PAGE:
9️⃣ Sign Off And End Communication

When ending a VHF radio call and leaving a specific channel, do not say “OUT”. End the communication by saying, ” Standing by on one (1) six (6)”.

🔟Proceed As Instructed

After you have made contact and communicated your needs, you are free to set sail as you were.

How To Make An Urgent Or Emergency Call On Marine VHF Radio

Distress or emergency calls made on marine VHF radios can change the predicament that you may find yourself in for the better or worse.

Follow the steps below to ensure that your call gets heard, understood, and responded to in time:

1️⃣ Identify the type of emergency you are in. Will you be using “Mayday,” “Securité,” or “pan-pan”? These terms are clarified in the table further down.

2️⃣ Tune your radio to channel 16

3️⃣ Repeat your signal three times. (e.g., ” Mayday. Mayday. Mayday”)

4️⃣ Next, follow with “This is” once, and your vessel name repeated three times.

5️⃣ State your position or location

6️⃣ State what kind of situation you are in (e.g., sinking)

7️⃣ Clarify how many people are on board the vessel and also if any require medical attention

8️⃣ Specify the kind of assistance you would need.

9️⃣ Say “over” once you are done communicating your requirements, but stay near the radio for as long as possible.

🚨 Example of a distress call: “Mayday! Mayday! Mayday! This is The Black Pearl, The Black Pearl, The Black Pearl. I am 5 miles east of Davy Jones’ Locker. We are sinking. Seven people are on board. Over.”

🗣️ Marine VHF Lingo: What It Means And When To Use It

Specific words, codes, phrases, and numbers must be utilized while talking on a marine VHF radio.

Speaking over the radio in your everyday vernacular will confuse people and will likely not be taken seriously. Furthermore, you could end up with a citation or a fine.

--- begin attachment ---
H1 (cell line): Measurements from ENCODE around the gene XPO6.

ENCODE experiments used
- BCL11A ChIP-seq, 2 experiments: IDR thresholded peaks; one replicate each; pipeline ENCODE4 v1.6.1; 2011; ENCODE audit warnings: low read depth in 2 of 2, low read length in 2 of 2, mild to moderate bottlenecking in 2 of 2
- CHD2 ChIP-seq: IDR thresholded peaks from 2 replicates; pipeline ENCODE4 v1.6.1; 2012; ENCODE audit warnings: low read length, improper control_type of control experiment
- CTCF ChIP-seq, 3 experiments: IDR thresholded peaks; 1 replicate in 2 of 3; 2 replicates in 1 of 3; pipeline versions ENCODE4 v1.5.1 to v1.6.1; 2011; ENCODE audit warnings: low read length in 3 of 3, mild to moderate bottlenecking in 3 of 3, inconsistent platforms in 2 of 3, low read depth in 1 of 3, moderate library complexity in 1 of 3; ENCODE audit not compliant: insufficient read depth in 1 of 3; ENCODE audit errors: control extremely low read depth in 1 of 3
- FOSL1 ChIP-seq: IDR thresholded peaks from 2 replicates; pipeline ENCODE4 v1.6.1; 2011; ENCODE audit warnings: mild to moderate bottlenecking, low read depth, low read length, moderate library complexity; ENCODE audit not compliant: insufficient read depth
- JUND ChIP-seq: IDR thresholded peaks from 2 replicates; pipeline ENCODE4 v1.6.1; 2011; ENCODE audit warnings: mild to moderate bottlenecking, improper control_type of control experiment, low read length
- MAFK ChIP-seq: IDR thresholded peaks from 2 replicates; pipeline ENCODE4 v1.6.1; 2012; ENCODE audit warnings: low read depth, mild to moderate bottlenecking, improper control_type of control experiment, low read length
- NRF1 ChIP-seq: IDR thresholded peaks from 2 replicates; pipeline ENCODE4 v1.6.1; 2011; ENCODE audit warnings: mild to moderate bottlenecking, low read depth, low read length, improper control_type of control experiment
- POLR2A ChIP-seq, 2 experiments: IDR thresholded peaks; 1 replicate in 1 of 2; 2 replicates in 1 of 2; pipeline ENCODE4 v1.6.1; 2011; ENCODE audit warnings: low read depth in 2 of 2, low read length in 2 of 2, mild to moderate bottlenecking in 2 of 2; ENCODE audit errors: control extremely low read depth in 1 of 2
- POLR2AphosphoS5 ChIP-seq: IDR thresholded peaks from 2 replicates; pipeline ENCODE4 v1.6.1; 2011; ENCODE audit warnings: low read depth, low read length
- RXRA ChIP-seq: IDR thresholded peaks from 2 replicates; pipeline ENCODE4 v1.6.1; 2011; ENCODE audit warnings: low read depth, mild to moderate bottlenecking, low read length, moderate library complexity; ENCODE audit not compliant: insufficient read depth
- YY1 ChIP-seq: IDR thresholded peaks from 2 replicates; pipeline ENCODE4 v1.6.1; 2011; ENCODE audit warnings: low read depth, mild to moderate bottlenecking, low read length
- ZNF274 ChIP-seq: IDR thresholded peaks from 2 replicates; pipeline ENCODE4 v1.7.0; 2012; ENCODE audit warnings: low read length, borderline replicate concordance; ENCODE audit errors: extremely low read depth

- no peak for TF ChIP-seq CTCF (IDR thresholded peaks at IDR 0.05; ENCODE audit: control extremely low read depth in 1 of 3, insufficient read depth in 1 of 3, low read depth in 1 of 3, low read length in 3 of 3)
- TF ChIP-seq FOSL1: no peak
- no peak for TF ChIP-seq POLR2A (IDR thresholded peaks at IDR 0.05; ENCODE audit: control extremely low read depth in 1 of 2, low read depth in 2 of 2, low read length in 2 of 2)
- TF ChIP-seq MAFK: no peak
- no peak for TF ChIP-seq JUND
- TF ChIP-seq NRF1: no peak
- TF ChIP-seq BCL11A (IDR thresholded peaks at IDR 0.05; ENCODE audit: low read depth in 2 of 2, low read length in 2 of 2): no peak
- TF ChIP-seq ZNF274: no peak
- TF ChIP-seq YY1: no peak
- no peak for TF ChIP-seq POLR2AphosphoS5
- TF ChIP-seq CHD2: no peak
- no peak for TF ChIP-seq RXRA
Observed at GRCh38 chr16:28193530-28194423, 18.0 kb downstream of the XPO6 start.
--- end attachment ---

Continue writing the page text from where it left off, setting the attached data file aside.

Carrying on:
Specific Words To Use While Talking On A Marine VHF Radio:

  • Mayday: used for distress calls. Only to be used in grave and imminent danger.
  • Pan-pan: used for potentially dangerous situations but not yet at “mayday” level.
  • Securité: used to alert and bring attention to nearby boaters of something. Such as urgent marine information broadcasts.
  • Affirmative: used instead of “yes.”
  • Negative: used instead of “no.”
  • WILCO: used to say “will confirm.”
  • Roger: indicative of agreement and compliance
  • Over: indicates the end of the transmission message
  • Hear/ read/ copy: shows that your transmission has been heard
  • Stand by: end transmission, but continue to monitor channel
  • Repeat: repeat the last transmission

The NATO Alphabet And How To Use It On A Marine VHF Radio

When required to spell out something, the traditional ABCs you learned in school will be useless here.

At sea, the NATO alphabet is utilized with “I spell” prefacing the word. So, for example, if you were to spell out “whale,” the communication would go as follows: “I spell Whisky, Hotel, Alpha, Lima, Echo.”

The same applies to any letters of the alphabet that need to be relayed. “A” would be Alpha, “B” would be Bravo, and so on.

The Proper Way To Communicate Numbers Over Marine VHF Radio

The numerical system only goes from 0-9 in maritime communications. Therefore, numbers above 9 will be conveyed by first saying “figures” and then the individual numbers.

So if you wanted to say 35 (thirty-five), it would be said as “figures three five.”

Marine VHF Channels: What They Are For And When To Use It

Below are some examples of the channels that are most important and frequently used for maritime communications.

Channel NumberClassificationWhen To Use It